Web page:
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Great Plains Nature Center Is An Oasis For Wichitans Seeking The Great Outdoors, Indoors

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Lu Anne Stephens
Great Plains Nature Center director Amanda Alessi shows off a salamander.

The exhibit hall somewhat mirrors the surrounding Chisholm Creek Park with displays that highlight the prairie, wetlands and woodlands.

Charla Burns and her granddaughter, Elsie, are at a woodlands display at the Great Plains Nature Center, which asks you to find birds and animals hidden among the trees.

“Do you see the deer?” Burns asks her granddaughter. “Is there just one deer?

“OK, he’s a mammal.”

Like most of the exhibits in the center’s Koch Habitat Hall, the display is instructional — as well as fun.

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Lu Anne Stephens

The hall somewhat mirrors Chisholm Creek Park — which is right outside — with exhibits that highlight the prairie, wetlands and woodlands.

“The mission here at the Great Plains Nature Center is to provide opportunities for the public to learn about and investigate the Great Plains and then the nature around them,” said Amanda Alessi, who took over as the center’s director in May.

“We provide a lot of educational programming and through that, we help people learn about what is here, the nature in their own backyard.”

Within the hall there are dioramas with pronghorns and prairie dogs, bison and box turtles. There are displays showing just how tall the tallgrass prairie can get — 10 feet — and how deep its roots go — also 10 feet.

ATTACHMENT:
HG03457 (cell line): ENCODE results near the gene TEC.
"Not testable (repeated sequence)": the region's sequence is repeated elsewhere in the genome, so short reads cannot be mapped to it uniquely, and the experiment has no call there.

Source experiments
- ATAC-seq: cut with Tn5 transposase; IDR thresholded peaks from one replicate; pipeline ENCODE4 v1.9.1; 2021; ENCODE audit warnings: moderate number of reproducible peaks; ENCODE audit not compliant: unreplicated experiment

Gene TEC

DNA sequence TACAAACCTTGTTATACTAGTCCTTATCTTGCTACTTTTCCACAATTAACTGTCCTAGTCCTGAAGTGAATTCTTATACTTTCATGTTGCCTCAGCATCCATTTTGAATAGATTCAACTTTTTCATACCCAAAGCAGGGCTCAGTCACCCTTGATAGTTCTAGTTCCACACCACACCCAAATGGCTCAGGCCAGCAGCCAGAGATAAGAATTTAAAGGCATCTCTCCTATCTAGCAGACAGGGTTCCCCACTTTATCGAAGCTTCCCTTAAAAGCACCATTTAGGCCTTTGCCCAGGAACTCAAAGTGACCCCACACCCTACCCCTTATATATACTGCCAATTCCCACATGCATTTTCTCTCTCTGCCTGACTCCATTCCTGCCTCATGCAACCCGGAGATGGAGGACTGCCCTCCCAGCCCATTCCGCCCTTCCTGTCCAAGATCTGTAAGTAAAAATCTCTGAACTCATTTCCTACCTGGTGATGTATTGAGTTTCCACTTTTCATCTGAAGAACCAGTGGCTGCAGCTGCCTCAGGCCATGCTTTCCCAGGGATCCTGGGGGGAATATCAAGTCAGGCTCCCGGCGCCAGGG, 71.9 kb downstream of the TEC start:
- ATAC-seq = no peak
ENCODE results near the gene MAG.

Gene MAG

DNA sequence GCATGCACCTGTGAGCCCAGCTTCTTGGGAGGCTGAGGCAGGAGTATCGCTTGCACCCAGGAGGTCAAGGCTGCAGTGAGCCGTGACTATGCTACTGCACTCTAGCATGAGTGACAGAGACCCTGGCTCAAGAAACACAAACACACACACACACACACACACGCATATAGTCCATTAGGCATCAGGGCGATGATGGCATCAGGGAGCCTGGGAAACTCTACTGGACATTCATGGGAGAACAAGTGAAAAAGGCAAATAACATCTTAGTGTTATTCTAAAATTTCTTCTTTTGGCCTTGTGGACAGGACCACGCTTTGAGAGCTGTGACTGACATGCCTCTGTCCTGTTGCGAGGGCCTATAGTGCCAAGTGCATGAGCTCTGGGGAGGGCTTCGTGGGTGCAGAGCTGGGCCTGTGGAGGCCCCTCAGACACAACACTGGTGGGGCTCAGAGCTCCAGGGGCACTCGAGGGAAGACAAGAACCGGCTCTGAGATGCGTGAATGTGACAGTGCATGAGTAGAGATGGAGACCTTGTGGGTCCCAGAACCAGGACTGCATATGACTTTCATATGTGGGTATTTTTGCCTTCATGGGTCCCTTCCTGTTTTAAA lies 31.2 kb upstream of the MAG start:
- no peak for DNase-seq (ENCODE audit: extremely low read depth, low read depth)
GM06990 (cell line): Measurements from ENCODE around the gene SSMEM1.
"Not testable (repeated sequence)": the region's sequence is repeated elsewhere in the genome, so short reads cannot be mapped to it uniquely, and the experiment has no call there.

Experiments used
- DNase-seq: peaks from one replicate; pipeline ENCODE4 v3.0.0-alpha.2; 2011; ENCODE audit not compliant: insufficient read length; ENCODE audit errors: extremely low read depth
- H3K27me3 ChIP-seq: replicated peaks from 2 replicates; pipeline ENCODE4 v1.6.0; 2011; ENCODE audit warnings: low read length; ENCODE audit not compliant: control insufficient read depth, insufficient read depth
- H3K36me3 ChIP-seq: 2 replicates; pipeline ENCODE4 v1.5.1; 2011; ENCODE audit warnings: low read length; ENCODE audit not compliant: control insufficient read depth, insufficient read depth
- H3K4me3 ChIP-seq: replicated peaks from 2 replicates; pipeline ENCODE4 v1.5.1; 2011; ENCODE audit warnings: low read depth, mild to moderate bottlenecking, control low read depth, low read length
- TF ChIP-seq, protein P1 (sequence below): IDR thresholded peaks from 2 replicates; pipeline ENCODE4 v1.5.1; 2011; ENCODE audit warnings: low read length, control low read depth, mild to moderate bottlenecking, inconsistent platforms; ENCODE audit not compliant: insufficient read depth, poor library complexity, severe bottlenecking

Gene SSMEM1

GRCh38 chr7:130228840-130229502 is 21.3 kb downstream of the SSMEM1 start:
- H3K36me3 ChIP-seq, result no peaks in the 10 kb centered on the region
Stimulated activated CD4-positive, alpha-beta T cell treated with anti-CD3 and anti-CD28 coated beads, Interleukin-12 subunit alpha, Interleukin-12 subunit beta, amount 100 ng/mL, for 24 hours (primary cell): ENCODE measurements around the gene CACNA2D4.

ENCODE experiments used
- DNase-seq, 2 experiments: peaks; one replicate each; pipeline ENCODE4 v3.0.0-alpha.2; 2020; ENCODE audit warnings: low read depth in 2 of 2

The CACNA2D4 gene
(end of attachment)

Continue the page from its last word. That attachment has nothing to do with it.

There are things to play with, to touch and to hear, like the Animal Sounds of the Great Plains. Visitors can push a button to hear what their favorite species sounds like, from a red-tailed hawk to a prairie dog.

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Lu Anne Stephens

At the far side of the hall’s loop is an almost hidden observatory where you can look out at the wetlands and not be bothered by the fickle Kansas weather.

“A lot of people like to come sit here and read,” Alessi said.

“When it thunders here and big storms come down, I rush down here to just kind of watch.”

The Nature Center has a huge aquarium – 2,200 gallons – with fish you would find in local lakes and rivers.

There’s a lighted display that shows where those lakes and rivers are – and how little surface water Kansas really has.

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Lu Anne Stephens
The 2,200-gallon aquarium is stocked with fish you could find in local lakes and rivers.

But the programs don’t only exist inside the building. The center works in tandem with Chisholm Creek Park with annual events like Walk with Wildlife, which gives people a chance to get up close and personal with animals they might not see all the time.

There’s also outreach programs and field trips with local schools.

The Great Plains Nature Center and Chisholm Creek Park are an urban oasis. You don’t need expensive equipment or special training to enjoy it, and you don’t need to travel for hours or days to get there.